To make Comments write directly to Jim at email@example.com
Today is the last Sunday before Christmas. I can confidently predict that every Christian congregation -- and possibly those of other religions too -- will hear a sermon about the birth of Jesus.
I can also predict some of the themes of those sermons.
Some will use Mary’s status to urge people to do something about poverty. Or about justice. Or perhaps about historic discrimination against women. The Christmas story becomes a means of getting at a social issue.
Others will use a series of carefully selected Bible verses to prove, beyond any doubt, that God Almighty became a helpless crying baby. And/or that biblical prophets knew all the details of an obscure birth that would take place 500 years later.
And therefore, by extension, that every other word in the Holy Book must also be 100% accurate.
A friend and retired preacher calls all of this “head stuff.” It’s wonderful material to argue about. But it makes no difference at all to how you drive on the highway. Or how you treat the cashier at the grocery store.
Categories: Sharp Edges
Tags: Michael Dowd, Evolution, brains, belonging
You’ve probably seen pictures of human nerves – a central neuron with axons and dendrites radiating out from it like the roots of a tree. (If not, see https://en.wikipedia.org/wiki/Neuron)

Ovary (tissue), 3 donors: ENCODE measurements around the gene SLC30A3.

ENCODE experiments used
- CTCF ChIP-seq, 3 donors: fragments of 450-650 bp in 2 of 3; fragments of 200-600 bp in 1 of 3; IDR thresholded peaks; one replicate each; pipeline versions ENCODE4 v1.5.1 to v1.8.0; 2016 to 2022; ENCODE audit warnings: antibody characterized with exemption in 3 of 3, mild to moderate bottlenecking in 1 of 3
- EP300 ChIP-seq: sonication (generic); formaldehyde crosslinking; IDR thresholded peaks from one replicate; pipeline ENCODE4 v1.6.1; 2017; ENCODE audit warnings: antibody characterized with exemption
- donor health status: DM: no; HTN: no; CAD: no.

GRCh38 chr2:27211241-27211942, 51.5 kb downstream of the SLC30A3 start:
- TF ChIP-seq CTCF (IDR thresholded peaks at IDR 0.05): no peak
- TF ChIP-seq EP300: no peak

The neuron is the trunk, the central core, that contains the cell’s nucleus. The axons and dendrites are the extended arms that connect with other nerve cells to transmit information.
The resemblance to tree roots may be more than coincidence. UBC-Okanagan forest ecology professor Suzanne Simard has proven conclusively that trees communicate with each other through their roots.
Dig into the soil of any forest, and you’ll find a network of tree roots, overlapping, inter-weaving. You probably won’t see the second component of communication, the invisible filaments of fungi.
Simard’s research demonstrates, beyond dispute, that trees send messages, and food, to each other through their roots, with those fungal filaments bridging the gaps in much the same way that synapses work in the human brain.
Categories: Soft Edges
Tags: Suzanne Simard, roots, forests, consciousness, brains, lobotomy